1. For each observation in \(y\), calculate the likelihood vector \(L\) in the same way as for \(LPPD\).
  2. Let \(a\) be the log of the mean of \(L\) (i.e. the log of the mean likelihood).
  3. Let \(b\) be the mean of the log of \(L\) (i.e. the mean log likelihood).
  4. Take the sum of \(2 * (a - b)\) across all observations in \(y\).

The second estimate of \(P\), \(P_2\), is calculated as follows:

  1. For each observation in \(y\), calculate the likelihood vector \(L\) in the same way as for \(LPPD\).
  2. Take the log of \(L\), resulting in a vector of log likelihoods.
  3. Calculate the sample variance of the log likelihoods.
  4. Take the sum of the variances of the log likelihoods across all observations in \(y\).

These algorithms are easily implemented in R, as can be seen in the following code. Note that the log function takes the log of each element in the vector passed to it and returns a vector of the same length.

# y is the vector of data (this function would need to be modified slightly if y is a matrix)
# theta is a matrix of samples from the posterior distribution of the parameters.
# likeFun is a function that takes two arguments: 
#   a single observation from y and a matrix of posterior chains, theta.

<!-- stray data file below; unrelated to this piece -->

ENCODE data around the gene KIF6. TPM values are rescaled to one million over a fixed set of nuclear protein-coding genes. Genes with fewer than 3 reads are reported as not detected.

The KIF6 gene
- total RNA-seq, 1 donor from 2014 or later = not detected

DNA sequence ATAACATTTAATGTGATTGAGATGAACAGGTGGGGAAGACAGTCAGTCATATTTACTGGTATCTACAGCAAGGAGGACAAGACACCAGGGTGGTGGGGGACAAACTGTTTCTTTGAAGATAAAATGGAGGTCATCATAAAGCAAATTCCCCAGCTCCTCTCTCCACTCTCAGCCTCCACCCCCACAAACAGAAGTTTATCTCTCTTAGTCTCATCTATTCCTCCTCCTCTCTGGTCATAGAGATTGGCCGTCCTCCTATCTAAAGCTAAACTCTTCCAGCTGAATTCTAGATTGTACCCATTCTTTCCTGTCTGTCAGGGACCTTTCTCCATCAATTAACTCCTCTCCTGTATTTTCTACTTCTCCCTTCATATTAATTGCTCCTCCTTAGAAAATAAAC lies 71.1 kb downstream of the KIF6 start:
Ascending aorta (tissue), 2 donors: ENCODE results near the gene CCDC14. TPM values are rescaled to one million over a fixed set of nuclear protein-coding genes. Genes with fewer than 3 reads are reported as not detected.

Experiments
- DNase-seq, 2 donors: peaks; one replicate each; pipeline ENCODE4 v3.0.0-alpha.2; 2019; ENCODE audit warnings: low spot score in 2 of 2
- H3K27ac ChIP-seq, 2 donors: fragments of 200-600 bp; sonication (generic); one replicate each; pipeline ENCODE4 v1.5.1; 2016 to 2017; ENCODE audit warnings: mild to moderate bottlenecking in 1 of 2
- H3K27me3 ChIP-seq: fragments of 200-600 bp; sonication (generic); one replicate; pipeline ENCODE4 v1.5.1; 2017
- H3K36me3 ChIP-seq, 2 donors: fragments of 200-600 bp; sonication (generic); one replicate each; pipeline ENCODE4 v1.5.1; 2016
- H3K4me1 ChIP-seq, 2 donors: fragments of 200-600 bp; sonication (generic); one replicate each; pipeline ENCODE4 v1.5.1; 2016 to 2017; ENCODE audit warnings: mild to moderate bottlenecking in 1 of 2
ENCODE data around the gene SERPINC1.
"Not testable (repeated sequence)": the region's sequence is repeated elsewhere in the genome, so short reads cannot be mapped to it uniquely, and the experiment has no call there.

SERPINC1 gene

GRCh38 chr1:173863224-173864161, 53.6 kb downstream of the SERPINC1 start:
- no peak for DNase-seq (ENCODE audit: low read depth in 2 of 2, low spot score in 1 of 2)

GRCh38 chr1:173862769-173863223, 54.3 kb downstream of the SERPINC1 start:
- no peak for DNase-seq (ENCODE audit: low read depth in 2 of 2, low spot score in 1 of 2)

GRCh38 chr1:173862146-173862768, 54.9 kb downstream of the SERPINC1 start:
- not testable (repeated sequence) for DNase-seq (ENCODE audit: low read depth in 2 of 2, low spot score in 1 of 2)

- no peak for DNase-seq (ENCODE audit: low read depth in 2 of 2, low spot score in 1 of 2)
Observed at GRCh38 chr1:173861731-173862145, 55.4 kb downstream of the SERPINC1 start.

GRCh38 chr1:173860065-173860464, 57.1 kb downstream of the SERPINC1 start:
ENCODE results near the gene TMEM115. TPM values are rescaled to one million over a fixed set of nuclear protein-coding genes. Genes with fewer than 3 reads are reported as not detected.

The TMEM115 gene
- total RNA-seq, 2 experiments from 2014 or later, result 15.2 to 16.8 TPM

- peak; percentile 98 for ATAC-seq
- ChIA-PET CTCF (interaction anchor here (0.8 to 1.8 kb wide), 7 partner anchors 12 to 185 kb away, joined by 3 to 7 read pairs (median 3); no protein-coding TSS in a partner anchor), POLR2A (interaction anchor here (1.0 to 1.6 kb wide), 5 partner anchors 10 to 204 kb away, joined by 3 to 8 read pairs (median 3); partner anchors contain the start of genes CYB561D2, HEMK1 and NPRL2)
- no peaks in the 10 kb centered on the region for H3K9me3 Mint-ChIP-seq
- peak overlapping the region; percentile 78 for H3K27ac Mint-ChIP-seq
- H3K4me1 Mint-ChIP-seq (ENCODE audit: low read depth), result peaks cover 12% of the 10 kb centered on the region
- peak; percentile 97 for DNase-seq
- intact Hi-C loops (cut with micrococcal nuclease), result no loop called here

#   likeFun returns a vector of likelihoods, each corresponding to a row of theta.
#   For a function matching the requirements of likeFun, see likelihood_singleY, defined above.
calculate_WAIC = function(y, theta, likeFun) {
    
    # Initialize accumulator variables that will be added to
    LPPD = 0
    P_1 = 0
    P_2 = 0
    
    for (i in 1:length(y)) {
        
        # Get a vector of likelihoods for this observation in y
        L = likeFun(y[i], theta)
        
        # Calculate LPPD for this observation
        LPPD = LPPD + log( mean(L) )
        
        # Calculate P_1
        a = log( mean(L) )
        b = mean( log(L) )
        
        P_1 = P_1 + 2 * (a - b)
        
        # Calculate P_2
        P_2 = P_2 + var( log(L) )
        
    }
    
    # The two versions of WAIC differ in terms of which P is used
    WAIC_1 = -2 * (LPPD - P_1)
    WAIC_2 = -2 * (LPPD - P_2)
    
    # Return a list containing the results
    list(WAIC_1 = WAIC_1, WAIC_2 = WAIC_2, P_1 = P_1, P_2 = P_2, LPPD = LPPD)
}

Results

With the data, y, the posterior chains, theta_post, and the likelihood function, likelihood_singleY, the calculate_WAIC function can be used as follows.

waic = calculate_WAIC(y, theta_post, likelihood_singleY)
print(waic)
## $WAIC_1
## [1] 367.1352
## 
## $WAIC_2
## [1] 367.3005
## 
## $P_1
## [1] 1.681474
## 
## $P_2
## [1] 1.764129
## 
## $LPPD
## [1] -181.8861